The Mojave, January 1988 and Hamburgers, Macaroni Salad, and Vanilla Ice Cream at Senior Lunch Today, 2 poems by Bruce Pemberton

The Mojave, January 1988

Twenty-five months in the Army
and who would put a kid like me
in charge of a six million dollar
tank? I’ve got a crew of tragically
obedient soldiers, all teen-age, one
who marries his sixteen-year-old
second cousin and another who
rides his skateboard to first form-
ation every morning. They’re all
good kids, but most assuredly
children.

We’ve been training in the desert
for two weeks, in cold, sleet, wind,
and constant maneuvering, attack,
defend, attack again, with an hour
of sleep a day that comes in fits and
starts, until, by design, it strips off
any sheen of personality that’s left,
leaving us fearsome and primal.

Our first sergeant radios for us to
pull back from our firing line on a
snowy hilltop and ground guide
ourselves down to a holding area
for diesel, hot chow, and mail. We
start to back up when we find an
infantry squad, wet and shivering,
trying to dry their boots, gear, and
uniforms, in the heat of our tank’s
searing exhaust. I radio back and get
us an extra half hour, so the soaked
grunts can dry everything and get warm.
I have enough left of myself, at least,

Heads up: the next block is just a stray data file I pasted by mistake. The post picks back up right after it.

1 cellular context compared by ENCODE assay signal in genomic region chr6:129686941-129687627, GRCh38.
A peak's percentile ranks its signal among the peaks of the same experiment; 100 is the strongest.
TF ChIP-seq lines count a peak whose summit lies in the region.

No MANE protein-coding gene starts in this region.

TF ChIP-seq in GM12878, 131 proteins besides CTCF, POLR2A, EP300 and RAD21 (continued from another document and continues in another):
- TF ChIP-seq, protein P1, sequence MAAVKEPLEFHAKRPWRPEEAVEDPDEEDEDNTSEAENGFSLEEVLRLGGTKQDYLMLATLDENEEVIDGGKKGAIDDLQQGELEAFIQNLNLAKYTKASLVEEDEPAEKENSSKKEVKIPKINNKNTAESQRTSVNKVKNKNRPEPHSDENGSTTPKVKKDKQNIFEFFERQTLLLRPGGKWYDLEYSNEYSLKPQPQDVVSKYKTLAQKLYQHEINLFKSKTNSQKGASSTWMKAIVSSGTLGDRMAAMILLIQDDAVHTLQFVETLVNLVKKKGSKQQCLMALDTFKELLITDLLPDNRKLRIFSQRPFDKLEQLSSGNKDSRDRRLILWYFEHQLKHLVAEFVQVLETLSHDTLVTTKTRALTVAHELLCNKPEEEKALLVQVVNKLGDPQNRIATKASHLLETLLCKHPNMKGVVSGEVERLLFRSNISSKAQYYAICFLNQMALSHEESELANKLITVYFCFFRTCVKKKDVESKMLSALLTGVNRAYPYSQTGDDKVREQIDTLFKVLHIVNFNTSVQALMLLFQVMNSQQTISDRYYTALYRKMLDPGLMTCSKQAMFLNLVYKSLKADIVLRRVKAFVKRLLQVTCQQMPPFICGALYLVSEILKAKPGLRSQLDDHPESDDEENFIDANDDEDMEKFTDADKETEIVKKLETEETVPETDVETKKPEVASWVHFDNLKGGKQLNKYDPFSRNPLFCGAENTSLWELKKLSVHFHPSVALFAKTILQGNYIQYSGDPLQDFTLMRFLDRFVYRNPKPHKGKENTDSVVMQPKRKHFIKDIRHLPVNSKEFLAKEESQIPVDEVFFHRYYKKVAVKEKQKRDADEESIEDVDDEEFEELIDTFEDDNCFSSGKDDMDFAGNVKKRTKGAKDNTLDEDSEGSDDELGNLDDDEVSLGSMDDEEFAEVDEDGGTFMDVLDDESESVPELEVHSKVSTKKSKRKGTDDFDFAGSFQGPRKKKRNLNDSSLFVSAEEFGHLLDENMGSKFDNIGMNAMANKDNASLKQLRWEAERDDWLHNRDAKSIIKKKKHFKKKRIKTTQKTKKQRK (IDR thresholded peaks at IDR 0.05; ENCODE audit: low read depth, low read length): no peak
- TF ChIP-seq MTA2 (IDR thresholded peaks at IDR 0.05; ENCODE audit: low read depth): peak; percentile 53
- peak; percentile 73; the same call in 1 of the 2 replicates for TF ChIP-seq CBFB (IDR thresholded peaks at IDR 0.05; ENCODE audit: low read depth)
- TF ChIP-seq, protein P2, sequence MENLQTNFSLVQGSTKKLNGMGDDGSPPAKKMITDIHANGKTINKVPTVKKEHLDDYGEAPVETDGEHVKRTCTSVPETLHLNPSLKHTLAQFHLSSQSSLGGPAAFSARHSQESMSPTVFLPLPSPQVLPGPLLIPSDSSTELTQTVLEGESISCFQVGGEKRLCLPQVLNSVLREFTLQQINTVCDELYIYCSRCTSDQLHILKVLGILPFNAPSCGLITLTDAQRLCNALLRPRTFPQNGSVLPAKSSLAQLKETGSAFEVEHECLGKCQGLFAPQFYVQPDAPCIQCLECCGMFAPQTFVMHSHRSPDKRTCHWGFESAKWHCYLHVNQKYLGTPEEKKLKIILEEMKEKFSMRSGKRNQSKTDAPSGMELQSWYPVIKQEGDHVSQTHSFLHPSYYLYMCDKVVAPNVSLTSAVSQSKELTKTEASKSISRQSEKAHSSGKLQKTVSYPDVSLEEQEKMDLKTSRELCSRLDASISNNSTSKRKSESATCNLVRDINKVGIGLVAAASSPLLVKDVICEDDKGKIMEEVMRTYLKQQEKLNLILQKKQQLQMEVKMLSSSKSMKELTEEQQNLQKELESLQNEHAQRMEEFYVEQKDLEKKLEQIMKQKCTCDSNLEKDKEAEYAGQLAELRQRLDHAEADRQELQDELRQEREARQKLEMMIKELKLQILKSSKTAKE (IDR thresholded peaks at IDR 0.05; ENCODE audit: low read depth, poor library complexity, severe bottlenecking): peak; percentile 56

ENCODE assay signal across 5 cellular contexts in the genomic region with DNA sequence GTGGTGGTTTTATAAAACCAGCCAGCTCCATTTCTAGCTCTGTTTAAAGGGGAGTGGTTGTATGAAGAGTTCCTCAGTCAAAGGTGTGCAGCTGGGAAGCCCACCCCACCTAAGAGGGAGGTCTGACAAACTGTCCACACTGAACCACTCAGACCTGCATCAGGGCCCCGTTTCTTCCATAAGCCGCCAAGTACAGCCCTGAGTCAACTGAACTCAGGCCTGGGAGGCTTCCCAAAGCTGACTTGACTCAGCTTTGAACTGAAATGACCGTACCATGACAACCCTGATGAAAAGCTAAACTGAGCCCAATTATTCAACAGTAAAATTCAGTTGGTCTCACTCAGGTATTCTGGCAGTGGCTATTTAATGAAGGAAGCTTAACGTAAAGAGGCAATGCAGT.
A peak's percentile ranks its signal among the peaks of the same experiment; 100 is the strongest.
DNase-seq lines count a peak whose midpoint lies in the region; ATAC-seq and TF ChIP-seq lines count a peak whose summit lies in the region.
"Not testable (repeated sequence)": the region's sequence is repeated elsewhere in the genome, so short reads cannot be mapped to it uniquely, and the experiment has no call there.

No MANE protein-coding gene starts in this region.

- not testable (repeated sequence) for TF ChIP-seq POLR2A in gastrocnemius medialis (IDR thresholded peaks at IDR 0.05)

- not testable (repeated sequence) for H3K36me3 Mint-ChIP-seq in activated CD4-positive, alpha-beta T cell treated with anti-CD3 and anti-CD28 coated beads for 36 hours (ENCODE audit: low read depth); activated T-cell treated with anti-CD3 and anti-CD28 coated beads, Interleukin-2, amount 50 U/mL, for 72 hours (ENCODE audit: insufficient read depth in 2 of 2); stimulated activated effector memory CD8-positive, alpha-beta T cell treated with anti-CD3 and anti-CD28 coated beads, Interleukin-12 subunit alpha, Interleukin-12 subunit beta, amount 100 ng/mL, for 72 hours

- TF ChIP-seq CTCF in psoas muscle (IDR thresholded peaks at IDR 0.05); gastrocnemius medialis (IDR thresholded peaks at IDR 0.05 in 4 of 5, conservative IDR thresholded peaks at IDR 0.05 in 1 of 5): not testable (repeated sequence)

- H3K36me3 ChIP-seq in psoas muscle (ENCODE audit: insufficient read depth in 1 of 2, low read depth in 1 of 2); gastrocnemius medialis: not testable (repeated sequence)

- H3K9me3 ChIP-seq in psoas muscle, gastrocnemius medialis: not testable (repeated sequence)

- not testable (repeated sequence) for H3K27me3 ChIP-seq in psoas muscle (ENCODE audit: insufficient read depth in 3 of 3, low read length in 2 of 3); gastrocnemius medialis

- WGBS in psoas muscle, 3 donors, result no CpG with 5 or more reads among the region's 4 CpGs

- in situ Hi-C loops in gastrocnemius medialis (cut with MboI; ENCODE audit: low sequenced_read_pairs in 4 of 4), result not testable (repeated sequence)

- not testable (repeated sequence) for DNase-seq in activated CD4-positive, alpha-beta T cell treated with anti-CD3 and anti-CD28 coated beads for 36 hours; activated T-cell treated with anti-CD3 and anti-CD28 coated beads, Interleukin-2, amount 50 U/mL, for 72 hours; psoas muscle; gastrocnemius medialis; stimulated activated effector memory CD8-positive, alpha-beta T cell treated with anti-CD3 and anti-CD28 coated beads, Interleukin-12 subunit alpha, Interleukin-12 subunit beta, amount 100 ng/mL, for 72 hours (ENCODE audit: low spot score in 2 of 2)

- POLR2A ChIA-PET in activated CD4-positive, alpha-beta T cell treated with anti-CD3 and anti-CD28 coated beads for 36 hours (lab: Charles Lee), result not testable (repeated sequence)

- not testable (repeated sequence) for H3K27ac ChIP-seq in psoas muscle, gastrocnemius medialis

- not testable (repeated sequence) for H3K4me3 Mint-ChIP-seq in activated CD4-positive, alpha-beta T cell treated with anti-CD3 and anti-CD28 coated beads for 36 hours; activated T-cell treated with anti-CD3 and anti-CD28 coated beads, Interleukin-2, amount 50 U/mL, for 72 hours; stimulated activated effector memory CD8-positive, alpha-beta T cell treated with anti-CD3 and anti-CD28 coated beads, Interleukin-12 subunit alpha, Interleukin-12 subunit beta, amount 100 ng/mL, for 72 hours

to do that.

Hamburgers, Macaroni Salad, and Vanilla
Ice Cream at Senior Lunch Today

Wednesdays are the highlight of my week.
I recycle, do laundry, the gym, tennis with
old friends, then the dog park, and finally
senior lunch. Their numbers are down a bit.
That can’t be unexpected. I tell friends to
come, but they give me that face and say,
I’m not ready for that yet, as if they think a
nurse will be feeding them. No one’s being
fed…maybe one mother, age ninety, by her
daughter, age seventy. Everyone else is res-
ponsible for getting food from a plate to your
mouth, with, hopefully, a fork, or if it’s soup,
a spoon. I sit with retired farmers and listen
to fertilizer, combine, and tractor talk. Their
wives sit at a table across the dining hall, their
silver, blue, or white hair worn manageably
short. One old-timer at my table wears a bib
that he calls an adult clothing protector, printed
with hunting dogs on point and ducks taking wing.
We stand for the Pledge, then a short prayer…
Heavenly Father, thank you for this sunny/rainy/
snowy day in the summer/fall/winter/spring,
and thank you for this meal prepared for us
by loving hands. Bless this food to our need
and use, Amen. Someone from another table
always calls out “play ball!” and lately, there’s
been enough left over for seconds.


Bruce Pemberton
Bruce Pemberton is a retired high school teacher, coach, and Gulf War veteran. Most recently. his work has appeared in American Life in Poetry, Sky Island Journal, and the anthologies In Tahoma’s Shadow and Spokane Writes. He lives on the Palouse, in rural eastern Washington state.

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